In a postwar interrogation, Hans Kolbe, a U.S. spy in the German Foreign Ministry in Berlin, offered this assessment: “The German need to obtain Soviet oil was deemed the primary reason for the attack. Since the Soviet deliveries were insufficient to satisfy German needs for bringing the war [in the west] to a conclusion, the only recourse appeared to be the seizure and exploitation by the Germans of the oil resources of the Soviet Union.” Of course, Hitler had political and military objectives in his invasion as well, namely the destruction of the Soviet regime and the Red Army. Those objectives came into conflict with the need for oil once the attack began. In his directive of 21 August 1941, Hitler showed clearly what he saw as the critical goal of the invasion: “The most important aim to be reached before the onset of winter is not to capture Moscow, but to seize the Crimea and the industrial and coal region on the Donets, and cut off the Russian oil supply from the Caucasus area.”
That latter area was the one from which flowed 84 percent of the oil produced in the entire Soviet Union. An amazing 72 percent flowed from around Baku alone, the rest from the smaller complexes at Maikop and Grozny. During the second year of operations in the east, those fields became the primary targets of the German army and the greatly expanded Technical Oil Brigade.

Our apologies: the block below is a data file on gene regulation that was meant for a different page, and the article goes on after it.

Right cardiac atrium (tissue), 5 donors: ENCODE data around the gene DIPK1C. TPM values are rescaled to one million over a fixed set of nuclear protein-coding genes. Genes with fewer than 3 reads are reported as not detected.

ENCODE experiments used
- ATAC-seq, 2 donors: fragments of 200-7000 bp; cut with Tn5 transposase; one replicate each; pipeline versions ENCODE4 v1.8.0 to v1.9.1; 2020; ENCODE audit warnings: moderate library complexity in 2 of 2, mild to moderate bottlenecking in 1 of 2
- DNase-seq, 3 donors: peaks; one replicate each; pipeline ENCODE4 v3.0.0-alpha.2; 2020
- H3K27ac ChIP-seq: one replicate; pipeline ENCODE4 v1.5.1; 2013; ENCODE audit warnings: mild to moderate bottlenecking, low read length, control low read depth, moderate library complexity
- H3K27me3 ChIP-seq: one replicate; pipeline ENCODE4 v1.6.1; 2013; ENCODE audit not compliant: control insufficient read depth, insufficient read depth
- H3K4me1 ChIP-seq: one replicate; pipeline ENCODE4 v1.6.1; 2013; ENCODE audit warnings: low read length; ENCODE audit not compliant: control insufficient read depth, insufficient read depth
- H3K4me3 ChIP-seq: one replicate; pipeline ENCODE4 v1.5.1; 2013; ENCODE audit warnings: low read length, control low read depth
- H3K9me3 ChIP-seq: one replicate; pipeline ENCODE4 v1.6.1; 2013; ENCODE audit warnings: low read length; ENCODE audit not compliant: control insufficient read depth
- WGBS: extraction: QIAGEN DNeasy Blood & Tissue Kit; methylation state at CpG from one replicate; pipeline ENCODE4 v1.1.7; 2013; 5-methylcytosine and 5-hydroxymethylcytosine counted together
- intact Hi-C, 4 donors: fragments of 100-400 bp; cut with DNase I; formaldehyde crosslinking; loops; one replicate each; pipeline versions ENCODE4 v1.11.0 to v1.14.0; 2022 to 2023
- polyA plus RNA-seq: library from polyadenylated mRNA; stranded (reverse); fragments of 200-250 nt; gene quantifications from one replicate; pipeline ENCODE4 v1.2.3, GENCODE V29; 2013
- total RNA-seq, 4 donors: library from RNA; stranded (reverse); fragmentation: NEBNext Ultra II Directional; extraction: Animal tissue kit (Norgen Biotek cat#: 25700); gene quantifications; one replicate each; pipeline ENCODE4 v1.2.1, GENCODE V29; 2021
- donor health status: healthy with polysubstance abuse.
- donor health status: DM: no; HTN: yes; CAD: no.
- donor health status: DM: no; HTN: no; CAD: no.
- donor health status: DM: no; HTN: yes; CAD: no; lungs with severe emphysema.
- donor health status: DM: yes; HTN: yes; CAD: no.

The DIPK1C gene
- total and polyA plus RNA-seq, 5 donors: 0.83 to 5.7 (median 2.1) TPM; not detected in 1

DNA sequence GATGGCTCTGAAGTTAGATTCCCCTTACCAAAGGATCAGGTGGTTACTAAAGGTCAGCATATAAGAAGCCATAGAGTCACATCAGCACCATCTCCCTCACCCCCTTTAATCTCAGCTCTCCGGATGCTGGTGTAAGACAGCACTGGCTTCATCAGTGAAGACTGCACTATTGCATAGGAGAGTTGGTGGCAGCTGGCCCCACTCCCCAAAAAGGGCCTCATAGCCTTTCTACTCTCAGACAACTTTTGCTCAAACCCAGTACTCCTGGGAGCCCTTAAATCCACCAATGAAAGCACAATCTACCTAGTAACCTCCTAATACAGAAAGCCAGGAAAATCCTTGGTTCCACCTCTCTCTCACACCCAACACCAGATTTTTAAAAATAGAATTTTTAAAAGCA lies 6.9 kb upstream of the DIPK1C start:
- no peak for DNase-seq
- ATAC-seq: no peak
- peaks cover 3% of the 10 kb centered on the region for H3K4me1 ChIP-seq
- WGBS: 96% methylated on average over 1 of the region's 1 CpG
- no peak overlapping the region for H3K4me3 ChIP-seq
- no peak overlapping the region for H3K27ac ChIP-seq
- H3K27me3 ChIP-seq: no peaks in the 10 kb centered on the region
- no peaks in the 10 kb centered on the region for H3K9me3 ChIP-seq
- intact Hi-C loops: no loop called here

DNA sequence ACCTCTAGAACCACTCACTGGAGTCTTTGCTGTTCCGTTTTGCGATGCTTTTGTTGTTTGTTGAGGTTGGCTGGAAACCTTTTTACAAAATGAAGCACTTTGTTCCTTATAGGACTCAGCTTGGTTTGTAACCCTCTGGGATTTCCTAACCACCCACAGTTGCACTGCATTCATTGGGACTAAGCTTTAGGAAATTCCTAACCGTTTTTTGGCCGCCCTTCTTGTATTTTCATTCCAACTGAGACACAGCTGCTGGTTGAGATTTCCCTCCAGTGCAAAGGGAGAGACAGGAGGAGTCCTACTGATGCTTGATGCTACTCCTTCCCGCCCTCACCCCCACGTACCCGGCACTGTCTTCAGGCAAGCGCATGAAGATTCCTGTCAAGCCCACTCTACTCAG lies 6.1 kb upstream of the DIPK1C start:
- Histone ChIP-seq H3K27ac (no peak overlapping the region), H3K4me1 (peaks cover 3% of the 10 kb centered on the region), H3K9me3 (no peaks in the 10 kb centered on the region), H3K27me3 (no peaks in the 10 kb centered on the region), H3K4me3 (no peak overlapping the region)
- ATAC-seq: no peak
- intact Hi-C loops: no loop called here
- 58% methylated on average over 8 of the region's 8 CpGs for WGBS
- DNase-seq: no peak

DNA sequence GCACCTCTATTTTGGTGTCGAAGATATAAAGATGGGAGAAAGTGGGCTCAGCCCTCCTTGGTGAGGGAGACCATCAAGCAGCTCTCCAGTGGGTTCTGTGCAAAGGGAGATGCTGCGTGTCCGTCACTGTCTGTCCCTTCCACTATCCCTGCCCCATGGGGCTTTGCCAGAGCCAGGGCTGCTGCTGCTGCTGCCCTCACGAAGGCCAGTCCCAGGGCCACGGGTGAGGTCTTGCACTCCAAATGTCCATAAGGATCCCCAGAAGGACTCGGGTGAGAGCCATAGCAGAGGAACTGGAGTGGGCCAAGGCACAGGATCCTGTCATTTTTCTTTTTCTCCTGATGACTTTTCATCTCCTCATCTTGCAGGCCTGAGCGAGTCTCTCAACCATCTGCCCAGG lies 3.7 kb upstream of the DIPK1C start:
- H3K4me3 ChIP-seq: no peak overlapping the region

That still was not the limit of Hitler’s ambitions. Had he won the war on the eastern front, his next big operation would undoubtedly have been one aimed at gaining the oil of the Middle East through pincer attacks launched from the Caucasus and the Balkans, then linking up with the Afrika Korps driving up through Palestine. It was a grandiose scheme, but with the Soviets out of the way it might well have succeeded. Fortunately, though, the next Axis oil paradox came into play before Hitler had any chance to begin such a move.